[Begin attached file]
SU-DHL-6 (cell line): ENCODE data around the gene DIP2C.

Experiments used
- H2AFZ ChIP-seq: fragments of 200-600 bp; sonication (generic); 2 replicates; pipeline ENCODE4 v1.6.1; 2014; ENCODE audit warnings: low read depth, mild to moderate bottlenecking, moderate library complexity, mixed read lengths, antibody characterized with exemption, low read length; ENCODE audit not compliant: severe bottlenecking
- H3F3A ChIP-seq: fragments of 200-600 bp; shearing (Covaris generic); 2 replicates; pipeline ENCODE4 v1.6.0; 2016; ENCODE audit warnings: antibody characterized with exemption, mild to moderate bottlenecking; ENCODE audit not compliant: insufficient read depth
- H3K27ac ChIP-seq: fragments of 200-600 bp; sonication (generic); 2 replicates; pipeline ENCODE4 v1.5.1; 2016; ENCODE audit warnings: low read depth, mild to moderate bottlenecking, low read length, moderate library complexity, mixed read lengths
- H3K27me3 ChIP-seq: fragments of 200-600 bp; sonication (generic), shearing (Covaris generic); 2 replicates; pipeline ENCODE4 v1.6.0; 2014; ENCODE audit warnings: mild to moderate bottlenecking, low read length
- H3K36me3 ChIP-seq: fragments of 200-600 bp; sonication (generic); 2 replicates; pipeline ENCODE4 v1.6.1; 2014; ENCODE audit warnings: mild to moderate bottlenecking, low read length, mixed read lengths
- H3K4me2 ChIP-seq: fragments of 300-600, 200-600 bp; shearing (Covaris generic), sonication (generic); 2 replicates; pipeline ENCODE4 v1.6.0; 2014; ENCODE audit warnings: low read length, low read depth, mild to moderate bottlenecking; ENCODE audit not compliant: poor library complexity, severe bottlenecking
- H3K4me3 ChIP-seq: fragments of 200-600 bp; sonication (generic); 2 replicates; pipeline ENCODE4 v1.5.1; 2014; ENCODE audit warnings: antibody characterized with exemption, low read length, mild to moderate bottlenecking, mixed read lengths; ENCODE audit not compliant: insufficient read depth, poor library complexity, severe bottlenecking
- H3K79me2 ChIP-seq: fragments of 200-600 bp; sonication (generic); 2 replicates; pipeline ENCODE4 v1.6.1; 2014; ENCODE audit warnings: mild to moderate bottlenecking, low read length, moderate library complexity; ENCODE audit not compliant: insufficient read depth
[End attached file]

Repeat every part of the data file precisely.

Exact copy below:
SU-DHL-6 (cell line): ENCODE data around the gene DIP2C.

Experiments used
- H2AFZ ChIP-seq: fragments of 200-600 bp; sonication (generic); 2 replicates; pipeline ENCODE4 v1.6.1; 2014; ENCODE audit warnings: low read depth, mild to moderate bottlenecking, moderate library complexity, mixed read lengths, antibody characterized with exemption, low read length; ENCODE audit not compliant: severe bottlenecking
- H3F3A ChIP-seq: fragments of 200-600 bp; shearing (Covaris generic); 2 replicates; pipeline ENCODE4 v1.6.0; 2016; ENCODE audit warnings: antibody characterized with exemption, mild to moderate bottlenecking; ENCODE audit not compliant: insufficient read depth
- H3K27ac ChIP-seq: fragments of 200-600 bp; sonication (generic); 2 replicates; pipeline ENCODE4 v1.5.1; 2016; ENCODE audit warnings: low read depth, mild to moderate bottlenecking, low read length, moderate library complexity, mixed read lengths
- H3K27me3 ChIP-seq: fragments of 200-600 bp; sonication (generic), shearing (Covaris generic); 2 replicates; pipeline ENCODE4 v1.6.0; 2014; ENCODE audit warnings: mild to moderate bottlenecking, low read length
- H3K36me3 ChIP-seq: fragments of 200-600 bp; sonication (generic); 2 replicates; pipeline ENCODE4 v1.6.1; 2014; ENCODE audit warnings: mild to moderate bottlenecking, low read length, mixed read lengths
- H3K4me2 ChIP-seq: fragments of 300-600, 200-600 bp; shearing (Covaris generic), sonication (generic); 2 replicates; pipeline ENCODE4 v1.6.0; 2014; ENCODE audit warnings: low read length, low read depth, mild to moderate bottlenecking; ENCODE audit not compliant: poor library complexity, severe bottlenecking
- H3K4me3 ChIP-seq: fragments of 200-600 bp; sonication (generic); 2 replicates; pipeline ENCODE4 v1.5.1; 2014; ENCODE audit warnings: antibody characterized with exemption, low read length, mild to moderate bottlenecking, mixed read lengths; ENCODE audit not compliant: insufficient read depth, poor library complexity, severe bottlenecking
- H3K79me2 ChIP-seq: fragments of 200-600 bp; sonication (generic); 2 replicates; pipeline ENCODE4 v1.6.1; 2014; ENCODE audit warnings: mild to moderate bottlenecking, low read length, moderate library complexity; ENCODE audit not compliant: insufficient read depth